مقاله انگلیسی رایگان در مورد تفاوت های جنسی و گونه ای نشانگرهای استرس در یوزپلنگ ها در نامیبیا – الزویر ۲۰۱۹

elsevier

 

مشخصات مقاله
ترجمه عنوان مقاله تفاوت های جنسی و گونه ای نشانگرهای استرس در یوزپلنگ ها و پلنگ های هم بوم در نامیبیا
عنوان انگلیسی مقاله Sex and species differences of stress markers in sympatric cheetahs and leopards in Namibia
انتشار مقاله سال ۲۰۱۹
تعداد صفحات مقاله انگلیسی ۶ صفحه
هزینه دانلود مقاله انگلیسی رایگان میباشد.
پایگاه داده نشریه الزویر
نوع نگارش مقاله
مقاله پژوهشی (Research Article)
مقاله بیس این مقاله بیس نمیباشد
نمایه (index) MedLine – Scopus – Master Journals List – JCR
نوع مقاله ISI
فرمت مقاله انگلیسی  PDF
ایمپکت فاکتور(IF)
۲٫۲۳۶ در سال ۲۰۱۹
شاخص H_index ۱۰۲ در سال ۲۰۲۰
شاخص SJR ۰٫۸۳۳ در سال ۲۰۱۹
شناسه ISSN ۱۰۹۵-۶۴۳۳
شاخص Quartile (چارک) Q3 در سال ۲۰۱۹
مدل مفهومی ندارد
پرسشنامه ندارد
متغیر دارد
رفرنس دارد
رشته های مرتبط محیط زیست
گرایش های مرتبط زیستگاه ها و تنوع زیستی
نوع ارائه مقاله
ژورنال
مجله  بیوشیمی و فیزیولوژی مقایسه ای. قسمت A ، فیزیولوژیولوژی یکپارچه و مولکولی – Comparative Biochemistry And Physiology. Part A, Molecular & Integrative Physiology
دانشگاه UMR 7221 CNRS/MNHN, Muséum National d’Histoire Naturelle, Sorbonne Universités, 7 rue Cuvier, 75005 Paris, France
کلمات کلیدی آنتی اکسیدان ها، گوشتخواران، یوزپلنگ، گربه سانان، پلنگ، پستانداران، استرس اکسیداتیو، تولید مثل
کلمات کلیدی انگلیسی Antioxidants، Carnivores، Cheetah، Felines، Leopard، Mammals، Oxidative stress، Reproduction
شناسه دیجیتال – doi
https://doi.org/10.1016/j.cbpa.2018.09.002
کد محصول E14022
وضعیت ترجمه مقاله  ترجمه آماده این مقاله موجود نمیباشد. میتوانید از طریق دکمه پایین سفارش دهید.
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فهرست مطالب مقاله:
Abstract

۱- Introduction

۲- Materials and methods

۳- Results

۴- Discussion

References

بخشی از متن مقاله:

Abstract

Physiological stress markers may provide valuable insight for our understanding of costs of given life-history strategies or of wildlife health condition, most importantly in case of threatened species. In the last decade, there has been growing interest in the ecological relevance of cellular oxidative stress, which would provide complimentary information to that obtained by the classic analyses of glucocorticoid hormones. In this study, we analysed the sex and species variation of five blood-based markers of oxidative status, both molecular oxidative damage and antioxidant protection, in sympatric cheetahs (Acinonyx jubatus) and leopards (Panthera pardus) living on Namibian farmlands. Both these terrestrial carnivores are classified as vulnerable by the International Union for Conservation of Nature. We found that female cheetahs had significantly higher serum reactive oxygen metabolites of non-protein origin and lower glutathione peroxidase activity in whole blood than both male and female leopards and male cheetahs. We also found that cheetahs and leopards differed in the association between the two antioxidant enzymes glutathione peroxidase and superoxide dismutase. Correlations among oxidative status markers were stronger in female cheetahs than leopards or male cheetahs. Our results suggest that female cheetahs are more sensitive to local sources of stress. Our work did not corroborate the assumption that two species with different life histories consistently differ in key physiological traits.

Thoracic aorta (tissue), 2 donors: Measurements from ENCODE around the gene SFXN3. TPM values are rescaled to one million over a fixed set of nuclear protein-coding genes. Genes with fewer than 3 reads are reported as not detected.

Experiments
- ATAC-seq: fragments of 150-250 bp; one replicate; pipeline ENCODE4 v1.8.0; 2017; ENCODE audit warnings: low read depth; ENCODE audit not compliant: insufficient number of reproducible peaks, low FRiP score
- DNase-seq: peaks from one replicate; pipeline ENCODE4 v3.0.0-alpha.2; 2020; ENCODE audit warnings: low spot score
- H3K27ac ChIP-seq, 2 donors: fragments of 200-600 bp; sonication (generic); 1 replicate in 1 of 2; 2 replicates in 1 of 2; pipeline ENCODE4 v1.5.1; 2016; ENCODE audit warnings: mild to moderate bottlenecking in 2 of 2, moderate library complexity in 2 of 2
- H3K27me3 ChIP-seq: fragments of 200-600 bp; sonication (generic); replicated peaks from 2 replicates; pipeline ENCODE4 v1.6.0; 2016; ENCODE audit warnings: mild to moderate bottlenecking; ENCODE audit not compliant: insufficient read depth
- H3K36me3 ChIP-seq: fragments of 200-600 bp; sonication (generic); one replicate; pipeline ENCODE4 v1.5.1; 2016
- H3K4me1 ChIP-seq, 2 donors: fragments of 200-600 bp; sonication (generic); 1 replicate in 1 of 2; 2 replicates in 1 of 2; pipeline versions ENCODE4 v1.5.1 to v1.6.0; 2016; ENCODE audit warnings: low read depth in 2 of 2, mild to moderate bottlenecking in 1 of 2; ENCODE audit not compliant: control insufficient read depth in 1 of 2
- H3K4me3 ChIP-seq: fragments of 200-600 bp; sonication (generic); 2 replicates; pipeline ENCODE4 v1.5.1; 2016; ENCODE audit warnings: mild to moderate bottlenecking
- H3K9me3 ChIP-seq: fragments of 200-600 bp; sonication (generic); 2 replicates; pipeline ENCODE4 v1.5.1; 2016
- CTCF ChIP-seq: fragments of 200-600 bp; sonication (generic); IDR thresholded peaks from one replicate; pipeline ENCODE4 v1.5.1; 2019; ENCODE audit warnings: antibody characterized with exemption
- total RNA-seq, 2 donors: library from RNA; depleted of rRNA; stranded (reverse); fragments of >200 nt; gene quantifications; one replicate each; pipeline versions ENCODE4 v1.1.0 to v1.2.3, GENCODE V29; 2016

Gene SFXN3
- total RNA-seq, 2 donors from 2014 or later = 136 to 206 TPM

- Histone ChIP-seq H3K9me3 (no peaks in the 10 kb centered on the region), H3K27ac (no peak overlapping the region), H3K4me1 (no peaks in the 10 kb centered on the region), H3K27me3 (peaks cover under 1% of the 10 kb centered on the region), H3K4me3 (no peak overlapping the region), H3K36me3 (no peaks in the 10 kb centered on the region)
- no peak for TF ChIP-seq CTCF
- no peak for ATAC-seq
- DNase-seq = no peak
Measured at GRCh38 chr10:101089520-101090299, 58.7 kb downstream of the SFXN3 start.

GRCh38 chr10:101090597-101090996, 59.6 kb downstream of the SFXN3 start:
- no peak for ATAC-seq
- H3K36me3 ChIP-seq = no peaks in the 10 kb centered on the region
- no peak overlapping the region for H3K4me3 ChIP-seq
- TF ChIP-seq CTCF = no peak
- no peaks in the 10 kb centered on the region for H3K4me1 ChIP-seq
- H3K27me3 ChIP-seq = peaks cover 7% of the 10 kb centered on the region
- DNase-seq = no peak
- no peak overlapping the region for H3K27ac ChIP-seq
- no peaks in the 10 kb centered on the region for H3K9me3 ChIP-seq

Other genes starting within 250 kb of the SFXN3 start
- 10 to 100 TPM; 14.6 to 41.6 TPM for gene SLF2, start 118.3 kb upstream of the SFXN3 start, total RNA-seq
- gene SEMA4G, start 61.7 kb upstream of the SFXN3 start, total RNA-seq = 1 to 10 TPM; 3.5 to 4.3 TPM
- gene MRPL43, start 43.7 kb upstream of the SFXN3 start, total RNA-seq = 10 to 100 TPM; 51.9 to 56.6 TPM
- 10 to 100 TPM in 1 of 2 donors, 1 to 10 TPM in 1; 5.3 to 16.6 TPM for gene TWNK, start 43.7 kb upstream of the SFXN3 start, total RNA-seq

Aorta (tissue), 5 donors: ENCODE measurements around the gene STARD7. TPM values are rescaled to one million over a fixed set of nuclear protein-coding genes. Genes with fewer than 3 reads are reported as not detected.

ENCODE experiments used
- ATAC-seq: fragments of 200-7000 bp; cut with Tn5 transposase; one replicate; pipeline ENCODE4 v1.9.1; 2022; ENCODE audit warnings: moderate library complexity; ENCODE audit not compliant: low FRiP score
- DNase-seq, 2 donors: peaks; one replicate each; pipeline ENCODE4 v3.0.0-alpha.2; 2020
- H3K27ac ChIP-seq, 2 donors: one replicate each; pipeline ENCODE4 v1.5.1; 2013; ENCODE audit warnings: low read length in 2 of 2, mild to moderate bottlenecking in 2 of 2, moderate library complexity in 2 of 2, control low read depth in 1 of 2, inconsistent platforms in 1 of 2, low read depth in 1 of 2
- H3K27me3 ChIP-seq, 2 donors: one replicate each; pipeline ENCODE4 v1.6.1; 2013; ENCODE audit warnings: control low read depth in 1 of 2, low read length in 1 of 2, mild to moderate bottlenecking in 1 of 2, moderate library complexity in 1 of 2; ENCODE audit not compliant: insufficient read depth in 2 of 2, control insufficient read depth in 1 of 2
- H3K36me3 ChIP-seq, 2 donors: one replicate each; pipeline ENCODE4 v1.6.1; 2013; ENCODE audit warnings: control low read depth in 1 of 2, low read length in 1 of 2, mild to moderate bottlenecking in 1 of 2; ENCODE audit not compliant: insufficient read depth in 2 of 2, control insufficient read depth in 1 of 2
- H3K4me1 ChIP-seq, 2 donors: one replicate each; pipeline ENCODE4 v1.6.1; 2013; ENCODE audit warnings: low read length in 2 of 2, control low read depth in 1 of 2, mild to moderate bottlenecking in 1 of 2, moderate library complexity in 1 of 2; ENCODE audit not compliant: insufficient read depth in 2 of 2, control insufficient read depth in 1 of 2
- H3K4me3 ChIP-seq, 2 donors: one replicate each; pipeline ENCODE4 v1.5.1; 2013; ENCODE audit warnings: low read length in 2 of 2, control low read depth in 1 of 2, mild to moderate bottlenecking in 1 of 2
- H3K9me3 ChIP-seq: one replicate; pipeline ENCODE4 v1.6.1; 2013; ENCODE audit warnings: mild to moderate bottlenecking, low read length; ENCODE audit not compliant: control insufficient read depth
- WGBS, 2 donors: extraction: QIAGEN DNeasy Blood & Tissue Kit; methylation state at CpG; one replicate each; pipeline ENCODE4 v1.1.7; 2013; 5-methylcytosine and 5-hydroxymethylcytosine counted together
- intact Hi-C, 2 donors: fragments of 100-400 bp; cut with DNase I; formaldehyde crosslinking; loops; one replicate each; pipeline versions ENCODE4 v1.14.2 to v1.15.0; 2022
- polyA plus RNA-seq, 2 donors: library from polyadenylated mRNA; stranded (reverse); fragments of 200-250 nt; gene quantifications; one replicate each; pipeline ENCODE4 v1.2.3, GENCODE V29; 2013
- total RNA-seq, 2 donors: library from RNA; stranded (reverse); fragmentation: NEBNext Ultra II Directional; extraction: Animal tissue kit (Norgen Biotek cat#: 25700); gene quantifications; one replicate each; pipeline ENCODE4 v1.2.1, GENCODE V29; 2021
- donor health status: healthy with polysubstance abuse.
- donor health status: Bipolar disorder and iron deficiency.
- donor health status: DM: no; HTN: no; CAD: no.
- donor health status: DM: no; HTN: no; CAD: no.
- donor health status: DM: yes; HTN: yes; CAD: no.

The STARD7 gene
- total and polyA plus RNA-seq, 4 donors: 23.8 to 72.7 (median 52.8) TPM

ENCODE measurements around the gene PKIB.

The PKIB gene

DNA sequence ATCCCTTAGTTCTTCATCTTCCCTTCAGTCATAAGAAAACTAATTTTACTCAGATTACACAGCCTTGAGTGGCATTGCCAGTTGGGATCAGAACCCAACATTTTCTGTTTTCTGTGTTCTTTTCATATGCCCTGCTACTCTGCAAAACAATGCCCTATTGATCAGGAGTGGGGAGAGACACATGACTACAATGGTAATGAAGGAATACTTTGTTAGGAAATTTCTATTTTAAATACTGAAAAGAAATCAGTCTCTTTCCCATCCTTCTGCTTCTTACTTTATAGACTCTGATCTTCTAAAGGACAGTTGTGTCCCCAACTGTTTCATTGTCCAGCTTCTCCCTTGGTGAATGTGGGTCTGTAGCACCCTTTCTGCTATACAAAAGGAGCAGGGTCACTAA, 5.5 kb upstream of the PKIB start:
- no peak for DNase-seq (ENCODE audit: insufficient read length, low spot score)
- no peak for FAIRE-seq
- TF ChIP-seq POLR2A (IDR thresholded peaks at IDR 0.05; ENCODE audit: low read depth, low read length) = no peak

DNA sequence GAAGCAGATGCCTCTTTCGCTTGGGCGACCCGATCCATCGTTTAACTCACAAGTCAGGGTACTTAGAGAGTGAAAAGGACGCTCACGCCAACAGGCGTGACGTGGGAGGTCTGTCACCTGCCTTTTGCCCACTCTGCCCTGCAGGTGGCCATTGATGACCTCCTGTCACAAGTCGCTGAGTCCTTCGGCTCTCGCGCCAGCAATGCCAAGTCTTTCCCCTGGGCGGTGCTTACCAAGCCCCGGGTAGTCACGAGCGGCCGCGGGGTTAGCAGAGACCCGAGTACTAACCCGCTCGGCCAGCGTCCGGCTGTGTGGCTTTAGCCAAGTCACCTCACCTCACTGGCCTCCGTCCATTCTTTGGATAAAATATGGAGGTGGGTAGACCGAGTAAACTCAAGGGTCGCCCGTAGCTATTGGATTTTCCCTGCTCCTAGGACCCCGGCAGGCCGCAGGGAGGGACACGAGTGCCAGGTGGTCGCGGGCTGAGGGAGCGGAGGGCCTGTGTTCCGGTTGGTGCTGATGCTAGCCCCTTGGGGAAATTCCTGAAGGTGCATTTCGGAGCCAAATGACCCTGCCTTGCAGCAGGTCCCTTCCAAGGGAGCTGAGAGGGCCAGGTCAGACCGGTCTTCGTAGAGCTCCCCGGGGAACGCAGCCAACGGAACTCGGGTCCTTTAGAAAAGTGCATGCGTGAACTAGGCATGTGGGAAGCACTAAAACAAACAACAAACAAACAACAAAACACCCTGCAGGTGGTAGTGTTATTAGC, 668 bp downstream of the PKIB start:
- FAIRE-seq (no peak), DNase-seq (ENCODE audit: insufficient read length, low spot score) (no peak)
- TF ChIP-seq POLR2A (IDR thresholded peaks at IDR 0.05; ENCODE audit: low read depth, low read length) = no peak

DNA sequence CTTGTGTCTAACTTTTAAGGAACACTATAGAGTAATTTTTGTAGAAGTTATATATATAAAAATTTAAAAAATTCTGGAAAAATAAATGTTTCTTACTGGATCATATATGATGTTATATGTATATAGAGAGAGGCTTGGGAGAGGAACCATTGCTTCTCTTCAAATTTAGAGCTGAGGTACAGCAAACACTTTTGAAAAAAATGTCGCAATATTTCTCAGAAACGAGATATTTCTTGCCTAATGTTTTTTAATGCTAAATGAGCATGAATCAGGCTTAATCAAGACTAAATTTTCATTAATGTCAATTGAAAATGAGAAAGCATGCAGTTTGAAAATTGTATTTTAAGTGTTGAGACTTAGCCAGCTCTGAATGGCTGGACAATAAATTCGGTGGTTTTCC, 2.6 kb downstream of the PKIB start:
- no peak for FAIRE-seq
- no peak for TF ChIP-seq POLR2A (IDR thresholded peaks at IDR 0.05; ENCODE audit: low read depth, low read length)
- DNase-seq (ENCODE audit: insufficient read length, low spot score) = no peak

Introduction

Measures of physiological stress are commonly used to assess the costs of given life-history events and the health status of free-living animals. Glucocorticoids are valuable biomarkers to assess the stress response of individuals (Romero, 2004; Angelier and Wingfield, 2013; Dantzer et al., 2014) and the population health in ecological and conservation studies (Busch and Hayward, 2009; Dantzer et al., 2014). However, glucocorticoids do not provide a direct quantification of actual physiological costs (e.g., cellular damage) an organism accrues when being exposed to a stressor or demanding activity. Thus, in the last decade, there has been a burgeoning of studies that tested the connections between oxidative stress and environmental stressors or key life-history functions in free-ranging animals (reviewed in Costantini, 2014). Body functions like aerobic metabolism and activity of immune cells are responsible for the production of several reactive oxygen chemicals (e.g. free radical or non-free radical chemicals such as superoxide anion, hydrogen peroxide, hypochlorous acid or peroxynitrite). While these reactive oxygen chemicals are counteracted by the antioxidant system (enzymatic and non-enzymatic), they cause oxidation of proteins, lipids and nucleic acids (Halliwell and Gutteridge, 2015). The resulting chemical modifications of biomolecules caused by the reactive chemicals are referred as molecular oxidative damage, which is classically being used as an endpoint to estimate the oxidative stress level (Halliwell and Gutteridge, 2015). Eco- and conservation physiologists have become interested in oxidative stress, recognizing that the mechanisms needed to keep oxidative damage under control may underlie adaptability of species to environmental stressors and many life-history trade-offs (Costantini, 2008, 2014; Isaksson et al., 2011; Stier et al., 2012; Beaulieu and Costantini, 2014; Speakman et al., 2015; Alonso-Alvarez et al., 2017).

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